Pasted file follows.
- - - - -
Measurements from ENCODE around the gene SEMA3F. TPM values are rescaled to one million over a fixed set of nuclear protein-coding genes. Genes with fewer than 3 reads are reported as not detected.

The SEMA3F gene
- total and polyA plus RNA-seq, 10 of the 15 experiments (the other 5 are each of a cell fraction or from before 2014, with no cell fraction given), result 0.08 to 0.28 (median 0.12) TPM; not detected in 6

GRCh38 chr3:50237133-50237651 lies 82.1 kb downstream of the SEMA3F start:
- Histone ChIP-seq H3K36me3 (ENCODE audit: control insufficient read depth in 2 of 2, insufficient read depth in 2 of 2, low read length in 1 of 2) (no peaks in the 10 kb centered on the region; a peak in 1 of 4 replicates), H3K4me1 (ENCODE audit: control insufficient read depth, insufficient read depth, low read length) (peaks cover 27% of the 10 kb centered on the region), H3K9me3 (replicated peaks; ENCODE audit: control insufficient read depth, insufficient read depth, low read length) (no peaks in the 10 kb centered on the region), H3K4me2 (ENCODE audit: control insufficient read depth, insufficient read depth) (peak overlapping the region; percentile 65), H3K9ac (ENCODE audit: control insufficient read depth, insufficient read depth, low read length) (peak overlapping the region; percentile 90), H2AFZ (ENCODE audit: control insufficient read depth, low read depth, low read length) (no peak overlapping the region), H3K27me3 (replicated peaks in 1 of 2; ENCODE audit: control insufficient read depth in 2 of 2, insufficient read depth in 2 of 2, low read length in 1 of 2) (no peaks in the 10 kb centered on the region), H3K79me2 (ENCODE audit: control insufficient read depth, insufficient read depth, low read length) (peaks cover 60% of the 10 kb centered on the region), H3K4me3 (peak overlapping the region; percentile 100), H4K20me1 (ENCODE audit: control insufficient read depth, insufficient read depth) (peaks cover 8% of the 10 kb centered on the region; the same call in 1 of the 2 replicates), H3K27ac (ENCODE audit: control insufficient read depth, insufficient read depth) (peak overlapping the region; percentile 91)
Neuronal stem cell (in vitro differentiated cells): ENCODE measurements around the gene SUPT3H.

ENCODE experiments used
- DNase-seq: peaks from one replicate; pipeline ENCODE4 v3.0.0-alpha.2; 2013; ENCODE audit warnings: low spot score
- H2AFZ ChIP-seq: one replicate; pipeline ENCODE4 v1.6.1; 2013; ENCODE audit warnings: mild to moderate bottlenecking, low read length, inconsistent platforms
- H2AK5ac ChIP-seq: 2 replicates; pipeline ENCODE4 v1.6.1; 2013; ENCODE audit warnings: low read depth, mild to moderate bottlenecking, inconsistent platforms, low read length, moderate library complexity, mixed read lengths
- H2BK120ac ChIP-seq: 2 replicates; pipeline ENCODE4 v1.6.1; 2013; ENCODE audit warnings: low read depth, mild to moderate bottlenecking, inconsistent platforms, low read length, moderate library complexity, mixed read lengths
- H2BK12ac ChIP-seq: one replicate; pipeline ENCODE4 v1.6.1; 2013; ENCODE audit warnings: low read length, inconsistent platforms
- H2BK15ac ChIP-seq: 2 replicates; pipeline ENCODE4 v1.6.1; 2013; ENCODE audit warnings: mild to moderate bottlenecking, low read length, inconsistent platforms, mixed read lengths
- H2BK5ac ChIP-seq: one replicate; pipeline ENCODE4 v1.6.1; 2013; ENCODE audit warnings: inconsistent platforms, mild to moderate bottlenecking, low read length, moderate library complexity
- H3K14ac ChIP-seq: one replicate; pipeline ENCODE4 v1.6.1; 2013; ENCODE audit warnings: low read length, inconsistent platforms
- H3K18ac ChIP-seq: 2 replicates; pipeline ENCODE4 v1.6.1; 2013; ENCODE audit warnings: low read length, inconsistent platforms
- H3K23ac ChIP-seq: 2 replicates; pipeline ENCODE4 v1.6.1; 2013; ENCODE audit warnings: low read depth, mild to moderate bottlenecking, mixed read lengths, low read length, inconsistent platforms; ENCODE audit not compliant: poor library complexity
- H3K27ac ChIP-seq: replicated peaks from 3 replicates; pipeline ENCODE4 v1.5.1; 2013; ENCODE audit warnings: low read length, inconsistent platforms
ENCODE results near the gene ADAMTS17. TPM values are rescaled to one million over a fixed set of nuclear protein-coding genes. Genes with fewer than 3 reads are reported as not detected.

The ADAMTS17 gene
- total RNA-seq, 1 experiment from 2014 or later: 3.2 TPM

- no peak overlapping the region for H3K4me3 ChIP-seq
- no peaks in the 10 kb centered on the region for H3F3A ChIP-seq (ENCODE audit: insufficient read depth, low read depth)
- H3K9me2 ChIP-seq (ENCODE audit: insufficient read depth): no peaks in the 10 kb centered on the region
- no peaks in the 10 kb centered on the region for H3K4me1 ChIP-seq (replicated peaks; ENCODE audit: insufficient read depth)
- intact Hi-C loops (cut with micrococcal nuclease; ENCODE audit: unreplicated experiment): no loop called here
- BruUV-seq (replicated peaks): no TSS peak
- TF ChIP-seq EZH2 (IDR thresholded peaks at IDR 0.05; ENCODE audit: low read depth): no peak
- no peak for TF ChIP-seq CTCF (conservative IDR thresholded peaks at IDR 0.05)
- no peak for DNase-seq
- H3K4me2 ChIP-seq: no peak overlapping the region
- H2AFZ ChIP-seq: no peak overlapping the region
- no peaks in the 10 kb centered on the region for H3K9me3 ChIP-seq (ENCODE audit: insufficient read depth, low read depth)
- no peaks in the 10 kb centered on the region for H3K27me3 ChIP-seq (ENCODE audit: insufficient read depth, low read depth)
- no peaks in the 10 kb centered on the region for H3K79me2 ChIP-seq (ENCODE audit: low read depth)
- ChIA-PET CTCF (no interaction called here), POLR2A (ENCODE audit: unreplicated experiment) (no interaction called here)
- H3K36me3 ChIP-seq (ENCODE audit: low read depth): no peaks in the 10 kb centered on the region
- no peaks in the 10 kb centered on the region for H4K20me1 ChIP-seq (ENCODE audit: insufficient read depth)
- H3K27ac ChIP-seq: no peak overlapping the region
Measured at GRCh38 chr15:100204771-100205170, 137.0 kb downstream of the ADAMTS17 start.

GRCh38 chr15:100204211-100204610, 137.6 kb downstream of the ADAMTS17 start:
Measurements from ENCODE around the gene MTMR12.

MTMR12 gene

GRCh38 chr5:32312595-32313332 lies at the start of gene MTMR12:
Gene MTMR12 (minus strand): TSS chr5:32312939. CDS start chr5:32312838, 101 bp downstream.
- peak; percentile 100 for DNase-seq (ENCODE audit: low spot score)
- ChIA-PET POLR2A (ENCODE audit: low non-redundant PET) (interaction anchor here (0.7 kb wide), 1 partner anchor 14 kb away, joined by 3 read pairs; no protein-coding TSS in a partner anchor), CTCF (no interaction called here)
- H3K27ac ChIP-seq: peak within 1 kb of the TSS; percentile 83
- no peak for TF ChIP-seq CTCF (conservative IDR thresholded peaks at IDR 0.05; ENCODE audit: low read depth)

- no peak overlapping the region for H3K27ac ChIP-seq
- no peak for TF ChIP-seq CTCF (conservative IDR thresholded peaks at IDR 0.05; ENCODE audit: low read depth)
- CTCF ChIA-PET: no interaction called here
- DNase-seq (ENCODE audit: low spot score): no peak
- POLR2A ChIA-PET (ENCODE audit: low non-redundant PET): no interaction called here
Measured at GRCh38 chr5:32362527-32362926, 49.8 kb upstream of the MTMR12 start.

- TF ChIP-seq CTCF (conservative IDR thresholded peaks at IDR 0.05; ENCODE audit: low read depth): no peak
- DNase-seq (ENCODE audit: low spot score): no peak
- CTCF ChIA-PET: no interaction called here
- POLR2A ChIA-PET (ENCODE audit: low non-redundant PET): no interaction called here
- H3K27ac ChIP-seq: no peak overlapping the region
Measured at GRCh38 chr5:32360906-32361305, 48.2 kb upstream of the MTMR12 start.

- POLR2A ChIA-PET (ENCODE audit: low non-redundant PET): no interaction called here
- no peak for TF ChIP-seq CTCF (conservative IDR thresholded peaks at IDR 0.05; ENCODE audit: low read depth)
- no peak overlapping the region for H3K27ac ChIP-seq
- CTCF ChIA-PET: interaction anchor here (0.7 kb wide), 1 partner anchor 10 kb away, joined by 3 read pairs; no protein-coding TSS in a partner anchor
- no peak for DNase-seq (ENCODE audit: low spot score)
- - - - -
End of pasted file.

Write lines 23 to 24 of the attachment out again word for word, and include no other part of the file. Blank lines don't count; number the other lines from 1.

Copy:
- no peaks in the 10 kb centered on the region for H3F3A ChIP-seq (ENCODE audit: insufficient read depth, low read depth)
- H3K9me2 ChIP-seq (ENCODE audit: insufficient read depth): no peaks in the 10 kb centered on the region